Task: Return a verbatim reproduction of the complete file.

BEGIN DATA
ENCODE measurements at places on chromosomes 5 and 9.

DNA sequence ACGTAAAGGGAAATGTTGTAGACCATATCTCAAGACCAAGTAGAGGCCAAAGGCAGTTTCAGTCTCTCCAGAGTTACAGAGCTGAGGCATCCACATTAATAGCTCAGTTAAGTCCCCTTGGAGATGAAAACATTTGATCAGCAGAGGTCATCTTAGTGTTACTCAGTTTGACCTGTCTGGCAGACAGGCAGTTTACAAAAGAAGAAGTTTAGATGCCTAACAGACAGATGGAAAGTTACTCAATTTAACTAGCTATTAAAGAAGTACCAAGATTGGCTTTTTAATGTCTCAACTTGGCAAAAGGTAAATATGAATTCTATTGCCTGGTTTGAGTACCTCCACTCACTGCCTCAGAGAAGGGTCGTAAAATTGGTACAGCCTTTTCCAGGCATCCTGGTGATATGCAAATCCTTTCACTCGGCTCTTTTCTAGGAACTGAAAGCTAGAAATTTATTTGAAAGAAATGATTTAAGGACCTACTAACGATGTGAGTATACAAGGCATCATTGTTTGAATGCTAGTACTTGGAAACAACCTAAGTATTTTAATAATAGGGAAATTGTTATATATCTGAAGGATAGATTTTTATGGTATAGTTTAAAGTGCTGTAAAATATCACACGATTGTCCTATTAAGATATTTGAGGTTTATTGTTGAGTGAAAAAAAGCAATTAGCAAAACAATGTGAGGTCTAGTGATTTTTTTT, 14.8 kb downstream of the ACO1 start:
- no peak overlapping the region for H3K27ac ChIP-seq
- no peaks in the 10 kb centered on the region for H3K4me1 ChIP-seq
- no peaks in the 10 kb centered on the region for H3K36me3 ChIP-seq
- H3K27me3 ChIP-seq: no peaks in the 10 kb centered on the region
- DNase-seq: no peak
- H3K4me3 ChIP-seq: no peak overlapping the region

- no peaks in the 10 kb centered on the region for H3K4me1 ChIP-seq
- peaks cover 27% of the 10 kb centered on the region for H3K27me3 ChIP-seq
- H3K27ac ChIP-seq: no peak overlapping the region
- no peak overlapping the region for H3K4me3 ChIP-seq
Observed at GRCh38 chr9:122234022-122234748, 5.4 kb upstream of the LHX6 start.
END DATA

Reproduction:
ENCODE measurements at places on chromosomes 5 and 9.

DNA sequence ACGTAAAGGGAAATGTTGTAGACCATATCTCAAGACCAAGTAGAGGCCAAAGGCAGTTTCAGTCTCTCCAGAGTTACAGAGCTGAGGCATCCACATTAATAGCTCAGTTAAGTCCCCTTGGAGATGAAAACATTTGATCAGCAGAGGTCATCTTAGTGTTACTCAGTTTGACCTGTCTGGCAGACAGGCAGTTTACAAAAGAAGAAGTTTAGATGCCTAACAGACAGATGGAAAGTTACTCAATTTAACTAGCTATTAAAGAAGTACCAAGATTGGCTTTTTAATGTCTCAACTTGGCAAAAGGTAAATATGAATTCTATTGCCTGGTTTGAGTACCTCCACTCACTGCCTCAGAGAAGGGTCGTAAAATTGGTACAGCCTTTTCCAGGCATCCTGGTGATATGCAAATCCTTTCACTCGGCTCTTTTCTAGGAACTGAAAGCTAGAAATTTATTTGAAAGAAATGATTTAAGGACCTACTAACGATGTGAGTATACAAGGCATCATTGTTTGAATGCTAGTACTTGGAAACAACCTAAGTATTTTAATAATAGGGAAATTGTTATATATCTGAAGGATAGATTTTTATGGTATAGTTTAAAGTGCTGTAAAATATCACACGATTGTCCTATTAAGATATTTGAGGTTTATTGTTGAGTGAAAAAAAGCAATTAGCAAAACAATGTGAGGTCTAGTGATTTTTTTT, 14.8 kb downstream of the ACO1 start:
- no peak overlapping the region for H3K27ac ChIP-seq
- no peaks in the 10 kb centered on the region for H3K4me1 ChIP-seq
- no peaks in the 10 kb centered on the region for H3K36me3 ChIP-seq
- H3K27me3 ChIP-seq: no peaks in the 10 kb centered on the region
- DNase-seq: no peak
- H3K4me3 ChIP-seq: no peak overlapping the region

- no peaks in the 10 kb centered on the region for H3K4me1 ChIP-seq
- peaks cover 27% of the 10 kb centered on the region for H3K27me3 ChIP-seq
- H3K27ac ChIP-seq: no peak overlapping the region
- no peak overlapping the region for H3K4me3 ChIP-seq
Observed at GRCh38 chr9:122234022-122234748, 5.4 kb upstream of the LHX6 start.